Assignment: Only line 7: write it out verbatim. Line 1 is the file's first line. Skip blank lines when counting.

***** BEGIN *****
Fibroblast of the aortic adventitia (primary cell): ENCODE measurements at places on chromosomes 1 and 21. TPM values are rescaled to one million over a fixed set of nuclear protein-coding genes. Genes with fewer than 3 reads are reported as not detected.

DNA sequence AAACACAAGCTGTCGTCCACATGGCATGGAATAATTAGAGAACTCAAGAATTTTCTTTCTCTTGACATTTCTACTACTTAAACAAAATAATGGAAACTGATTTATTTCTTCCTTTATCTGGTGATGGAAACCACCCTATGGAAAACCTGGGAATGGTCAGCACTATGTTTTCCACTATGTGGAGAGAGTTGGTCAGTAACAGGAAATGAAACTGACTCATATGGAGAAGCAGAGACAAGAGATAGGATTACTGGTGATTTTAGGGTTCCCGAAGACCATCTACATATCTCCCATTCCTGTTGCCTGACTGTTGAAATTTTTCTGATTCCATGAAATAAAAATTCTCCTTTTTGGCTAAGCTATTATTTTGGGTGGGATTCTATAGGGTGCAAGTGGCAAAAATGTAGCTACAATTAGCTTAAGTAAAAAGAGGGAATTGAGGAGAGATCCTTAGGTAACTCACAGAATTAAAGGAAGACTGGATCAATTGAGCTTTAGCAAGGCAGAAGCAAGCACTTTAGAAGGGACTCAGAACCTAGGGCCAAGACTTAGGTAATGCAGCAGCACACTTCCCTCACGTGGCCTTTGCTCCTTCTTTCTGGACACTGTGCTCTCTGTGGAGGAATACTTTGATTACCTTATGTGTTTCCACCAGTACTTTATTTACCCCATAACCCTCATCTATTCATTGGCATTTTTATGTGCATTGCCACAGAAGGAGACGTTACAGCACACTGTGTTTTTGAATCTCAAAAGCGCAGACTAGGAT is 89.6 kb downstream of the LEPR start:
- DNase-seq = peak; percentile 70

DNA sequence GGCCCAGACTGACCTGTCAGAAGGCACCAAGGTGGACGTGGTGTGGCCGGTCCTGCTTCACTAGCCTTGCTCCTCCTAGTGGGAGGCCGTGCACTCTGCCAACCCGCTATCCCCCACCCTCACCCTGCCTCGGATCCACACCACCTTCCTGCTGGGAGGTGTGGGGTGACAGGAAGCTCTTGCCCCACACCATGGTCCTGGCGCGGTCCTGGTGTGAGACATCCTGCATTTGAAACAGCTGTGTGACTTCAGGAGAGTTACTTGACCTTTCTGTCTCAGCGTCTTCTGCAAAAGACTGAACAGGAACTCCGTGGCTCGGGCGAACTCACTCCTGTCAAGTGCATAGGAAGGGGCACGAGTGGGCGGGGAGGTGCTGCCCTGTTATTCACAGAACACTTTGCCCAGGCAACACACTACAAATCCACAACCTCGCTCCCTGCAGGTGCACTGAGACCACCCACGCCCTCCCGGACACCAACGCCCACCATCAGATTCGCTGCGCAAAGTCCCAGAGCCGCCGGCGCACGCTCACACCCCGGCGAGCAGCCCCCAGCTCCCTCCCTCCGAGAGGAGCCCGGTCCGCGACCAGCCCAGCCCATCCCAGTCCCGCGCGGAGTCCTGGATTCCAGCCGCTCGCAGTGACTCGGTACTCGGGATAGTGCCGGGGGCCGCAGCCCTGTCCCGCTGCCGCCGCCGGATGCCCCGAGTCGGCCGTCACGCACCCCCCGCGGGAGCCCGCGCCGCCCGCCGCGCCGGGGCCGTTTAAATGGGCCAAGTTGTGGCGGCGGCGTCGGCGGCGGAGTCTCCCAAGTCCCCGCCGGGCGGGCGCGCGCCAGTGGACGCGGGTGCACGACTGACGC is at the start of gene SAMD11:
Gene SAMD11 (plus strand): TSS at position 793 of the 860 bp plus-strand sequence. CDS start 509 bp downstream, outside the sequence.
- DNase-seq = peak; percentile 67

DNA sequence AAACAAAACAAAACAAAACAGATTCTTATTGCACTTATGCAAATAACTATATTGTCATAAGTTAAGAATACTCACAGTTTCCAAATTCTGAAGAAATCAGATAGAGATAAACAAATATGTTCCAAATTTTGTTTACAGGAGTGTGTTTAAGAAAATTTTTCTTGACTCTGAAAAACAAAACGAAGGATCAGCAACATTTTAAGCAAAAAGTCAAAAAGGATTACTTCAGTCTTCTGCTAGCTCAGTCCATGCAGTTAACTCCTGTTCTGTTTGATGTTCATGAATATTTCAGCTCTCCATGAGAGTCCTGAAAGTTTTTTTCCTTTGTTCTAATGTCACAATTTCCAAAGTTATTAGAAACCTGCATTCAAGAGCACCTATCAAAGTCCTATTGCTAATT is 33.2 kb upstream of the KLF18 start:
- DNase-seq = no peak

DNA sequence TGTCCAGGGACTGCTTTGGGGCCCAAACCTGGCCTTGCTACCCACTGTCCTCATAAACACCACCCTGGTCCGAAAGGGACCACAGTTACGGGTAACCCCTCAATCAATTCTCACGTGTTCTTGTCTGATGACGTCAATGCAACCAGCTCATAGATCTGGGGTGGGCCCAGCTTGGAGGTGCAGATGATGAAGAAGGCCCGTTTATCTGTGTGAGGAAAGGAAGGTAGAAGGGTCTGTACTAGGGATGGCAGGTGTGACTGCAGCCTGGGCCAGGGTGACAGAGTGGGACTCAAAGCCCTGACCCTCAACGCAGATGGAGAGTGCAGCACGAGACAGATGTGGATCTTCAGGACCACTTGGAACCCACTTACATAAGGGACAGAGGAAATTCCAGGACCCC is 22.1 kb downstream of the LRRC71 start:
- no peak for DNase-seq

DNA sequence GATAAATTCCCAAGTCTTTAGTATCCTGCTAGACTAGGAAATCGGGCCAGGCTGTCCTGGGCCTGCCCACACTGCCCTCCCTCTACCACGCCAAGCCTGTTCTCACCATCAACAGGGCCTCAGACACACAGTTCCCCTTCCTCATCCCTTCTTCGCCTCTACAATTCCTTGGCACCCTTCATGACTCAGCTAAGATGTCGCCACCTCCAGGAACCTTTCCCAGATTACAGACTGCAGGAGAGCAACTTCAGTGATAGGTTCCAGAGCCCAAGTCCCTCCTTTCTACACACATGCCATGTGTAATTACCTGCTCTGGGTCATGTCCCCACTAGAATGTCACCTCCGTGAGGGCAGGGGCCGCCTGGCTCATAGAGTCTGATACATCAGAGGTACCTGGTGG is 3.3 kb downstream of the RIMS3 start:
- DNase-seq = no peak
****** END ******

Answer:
DNA sequence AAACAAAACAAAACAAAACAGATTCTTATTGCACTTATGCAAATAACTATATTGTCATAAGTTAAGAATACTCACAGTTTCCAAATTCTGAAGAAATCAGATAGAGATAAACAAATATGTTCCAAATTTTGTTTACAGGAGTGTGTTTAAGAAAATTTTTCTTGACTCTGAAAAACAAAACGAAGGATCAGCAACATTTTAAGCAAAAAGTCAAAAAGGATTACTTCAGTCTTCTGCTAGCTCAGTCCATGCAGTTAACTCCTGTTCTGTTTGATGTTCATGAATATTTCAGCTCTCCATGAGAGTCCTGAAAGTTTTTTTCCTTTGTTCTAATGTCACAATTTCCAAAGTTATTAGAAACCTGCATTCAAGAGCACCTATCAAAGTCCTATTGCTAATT is 33.2 kb upstream of the KLF18 start: